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I always try to inject some atmosphere into my black and white photographs and the following images taken at Stowe gardens are indicative of how I try to make my photographs more interesting.

When I’m out on a shoot I tend to see most of the pictures I take as monochrome. I look for texture, tone and shape in order that they will help me make the photograph stand out to the viewer. During processing, I then try to recreate and enhance my vision for the scene as I saw it on location.

The following two photographs were taken with a Nikon D800 and the 24-120mm f/4.0 zoom lens.

The first image of the garden temple is fairly straight forward, but what I liked about the angle from which I was looking at the building was that it gave the impression I had just discovered it in a clearing in a wood. In reality, there was a footpath running in front of it with people walking regularly past.

I waited for a gap in the flow of visitors and knelt down in the grass so that I couldn’t see the path in the viewfinder and then took the picture. This low angle also meant that the temple looked as though it was slowly being overtaken by the undergrowth.


The Clearing

This next picture is of the Palladian Bridge at Stowe. The reflections of the bridge in the water especially the arches and the way they almost seem part of the physical structure really grabbed my attention. Once I had started processing the image, I darkened the clouds a little to add atmosphere and also to keep the viewer’s attention held down onto the bridge.


Still Waters


For our last day in Somerset, Mrs M and I decided to go to one of our favourite National Trust locations, Stourhead. The gardens are fantastic and the house is an interesting trip back to the turn of the 20th century. The weather for the visit was quite nice. – nowhere near an Indian Summer day but you take what you can get in the UK.

The trees were only just starting to think about autumn, and still looked lush with so many different shades of green.


The photograph is a classic Stourhead composition showing the view across the Palladian bridge to the Pantheon monument in the trees.



Today I was out and about at Lyveden New Bield a National Trust property in Northamptonshire. The lodge and garden were created by Sir Thomas Tresham between 1595 and 1603. Upon his death in that year, the family wealth depleted, the estate passed to his son Francis Tresham. However Francis along with his cousins Catesby and Wintour, he became involved in the Gunpowder Plot. It is rumoured, but unproven that Tresham penned the letter which was intercepted by Secretary of State, Robert Cecil and which proved decisive in the failure of the plot.  Tresham was arrested and sent to the Tower, but died of natural causes in 1605. The estate then passed to Francis son Lewis. The lodge was never completed, Lewis lost the remainder of the family wealth.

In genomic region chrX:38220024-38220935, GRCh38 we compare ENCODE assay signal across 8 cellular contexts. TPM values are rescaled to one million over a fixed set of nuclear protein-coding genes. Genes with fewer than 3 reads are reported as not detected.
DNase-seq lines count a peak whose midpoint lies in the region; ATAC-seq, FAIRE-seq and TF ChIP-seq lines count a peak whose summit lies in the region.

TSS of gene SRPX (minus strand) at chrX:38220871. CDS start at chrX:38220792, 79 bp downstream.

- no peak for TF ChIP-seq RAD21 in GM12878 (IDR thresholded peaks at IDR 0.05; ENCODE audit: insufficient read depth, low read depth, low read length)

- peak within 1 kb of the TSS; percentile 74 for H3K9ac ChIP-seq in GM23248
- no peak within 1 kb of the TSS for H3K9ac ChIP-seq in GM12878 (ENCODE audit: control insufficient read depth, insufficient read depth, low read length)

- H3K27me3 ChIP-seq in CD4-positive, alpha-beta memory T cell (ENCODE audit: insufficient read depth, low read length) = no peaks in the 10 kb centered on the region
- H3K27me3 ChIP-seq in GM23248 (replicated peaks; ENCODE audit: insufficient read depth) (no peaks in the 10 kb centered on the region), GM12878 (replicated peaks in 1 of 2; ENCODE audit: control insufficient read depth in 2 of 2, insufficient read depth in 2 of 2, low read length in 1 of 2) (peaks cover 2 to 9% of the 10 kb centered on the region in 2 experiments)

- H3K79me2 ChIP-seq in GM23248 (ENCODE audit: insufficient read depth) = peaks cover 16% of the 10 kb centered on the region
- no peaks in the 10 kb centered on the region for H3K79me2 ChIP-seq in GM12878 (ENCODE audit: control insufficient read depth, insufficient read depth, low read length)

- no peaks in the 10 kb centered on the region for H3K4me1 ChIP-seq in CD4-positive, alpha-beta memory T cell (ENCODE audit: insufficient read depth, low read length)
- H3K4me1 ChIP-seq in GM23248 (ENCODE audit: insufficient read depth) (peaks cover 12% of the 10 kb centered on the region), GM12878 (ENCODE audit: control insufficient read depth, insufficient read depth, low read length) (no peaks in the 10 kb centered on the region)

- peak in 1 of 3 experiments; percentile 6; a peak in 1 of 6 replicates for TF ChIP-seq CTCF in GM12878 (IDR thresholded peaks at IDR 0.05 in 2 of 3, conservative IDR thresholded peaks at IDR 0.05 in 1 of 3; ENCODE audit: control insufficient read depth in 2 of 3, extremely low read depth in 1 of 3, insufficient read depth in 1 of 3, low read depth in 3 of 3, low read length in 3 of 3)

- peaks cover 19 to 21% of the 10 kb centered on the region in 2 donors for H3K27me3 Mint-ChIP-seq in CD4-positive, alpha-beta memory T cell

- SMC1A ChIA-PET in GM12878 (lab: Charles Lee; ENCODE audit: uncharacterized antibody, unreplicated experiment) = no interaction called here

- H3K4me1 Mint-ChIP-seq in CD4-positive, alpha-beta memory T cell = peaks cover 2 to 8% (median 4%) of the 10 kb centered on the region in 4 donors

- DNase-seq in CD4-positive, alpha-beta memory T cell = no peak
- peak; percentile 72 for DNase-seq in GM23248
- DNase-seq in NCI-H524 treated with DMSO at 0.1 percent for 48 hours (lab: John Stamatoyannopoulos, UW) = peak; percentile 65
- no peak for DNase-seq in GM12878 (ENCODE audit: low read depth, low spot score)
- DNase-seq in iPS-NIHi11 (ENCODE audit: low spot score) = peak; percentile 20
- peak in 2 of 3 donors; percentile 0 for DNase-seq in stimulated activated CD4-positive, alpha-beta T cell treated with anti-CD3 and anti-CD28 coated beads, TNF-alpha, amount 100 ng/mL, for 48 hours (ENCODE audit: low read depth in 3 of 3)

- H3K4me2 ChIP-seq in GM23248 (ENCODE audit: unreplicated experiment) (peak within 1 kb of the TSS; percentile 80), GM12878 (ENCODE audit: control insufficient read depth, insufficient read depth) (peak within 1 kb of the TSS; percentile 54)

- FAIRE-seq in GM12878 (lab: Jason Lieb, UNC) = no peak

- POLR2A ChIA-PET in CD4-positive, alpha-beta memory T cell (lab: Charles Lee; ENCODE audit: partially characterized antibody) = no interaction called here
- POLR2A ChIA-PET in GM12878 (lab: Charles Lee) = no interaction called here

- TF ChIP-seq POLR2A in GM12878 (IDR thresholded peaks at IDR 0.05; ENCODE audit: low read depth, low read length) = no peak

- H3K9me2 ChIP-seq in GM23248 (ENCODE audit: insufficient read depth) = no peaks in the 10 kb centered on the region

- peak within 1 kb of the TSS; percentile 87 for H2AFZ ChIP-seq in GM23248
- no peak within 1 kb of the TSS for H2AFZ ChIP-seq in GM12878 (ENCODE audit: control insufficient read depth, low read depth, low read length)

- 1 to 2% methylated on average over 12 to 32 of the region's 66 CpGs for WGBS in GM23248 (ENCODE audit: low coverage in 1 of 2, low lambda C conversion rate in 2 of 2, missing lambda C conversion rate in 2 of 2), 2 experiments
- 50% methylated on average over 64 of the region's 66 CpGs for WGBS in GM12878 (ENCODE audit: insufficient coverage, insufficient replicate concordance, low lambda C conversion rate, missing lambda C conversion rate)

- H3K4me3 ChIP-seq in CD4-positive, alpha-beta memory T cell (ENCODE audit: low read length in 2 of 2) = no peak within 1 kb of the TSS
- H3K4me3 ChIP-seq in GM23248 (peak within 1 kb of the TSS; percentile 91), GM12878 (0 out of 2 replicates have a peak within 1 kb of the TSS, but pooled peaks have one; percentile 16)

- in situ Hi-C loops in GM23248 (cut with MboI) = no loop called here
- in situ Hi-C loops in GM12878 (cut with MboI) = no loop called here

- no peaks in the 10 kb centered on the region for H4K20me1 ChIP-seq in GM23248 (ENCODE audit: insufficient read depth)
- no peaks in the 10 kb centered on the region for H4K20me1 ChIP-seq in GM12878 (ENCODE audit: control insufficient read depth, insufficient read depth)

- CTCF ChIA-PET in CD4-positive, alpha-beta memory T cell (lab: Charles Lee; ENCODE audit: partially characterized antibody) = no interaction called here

What remains of the lodge, and what we saw today is a virtually complete structure minus the roof and interior.

The image below show one of the mounds in the gardens which are surrounded on three sides by a moat.

Lyveden Gardens

Lyveden Gardens


It was off to a favourite haunt today as I headed south to Stowe Gardens. It was a bit of a last minute choice as I realised that it was half-term week here in the UK and the schools were on holiday. That means virtually everywhere is going to be over-run with parents, baby-buggies, pre-teens and everything in-between, not to mention the 2.4 dogs that is apparently the new British requisite for a happy middle-class family. I must say that some of the mums these days would give the sherpas of Nepal a run for their money, the way they negotiate the Peak and Lake District hills and fells with tri-wheeled buggies, changing matts, nappy bags and food hampers, whilst dragging a labrador tied to the handle of the buggy.

Anyway, I chose Stowe because it is a big place and I hoped to get some photographs without a bright red water-proof jacket appearing at some point in an image. It was busy, but not too bad when I got there but by the time I left a couple of hours or so later there were hoards of families descending on the gardens and trails. The day was very sunny although cold and this obviously helped to entice people out.

I took the D800 with me today, together with the 18-35mm f/3.5-4.5 wide angle and my old mate the 50mm f/1.8. I have said on this blog before that I am not a huge fan of the wide angle, I seem to struggle with it and end up composing and taking images that I invariably crop in post-processing. But today I enjoyed using it – a lot. I revelled in being able to get most of a monument into one shot and also shooting the wide vista shots across the lakes. I changed to the 50mm later on, and overall I had a very pleasant day.

The postcard-type image below shows the octagon lake in the foreground and Stowe School in the distance. And… I did have to clone out a bright red anorak on the far-side of the lake.



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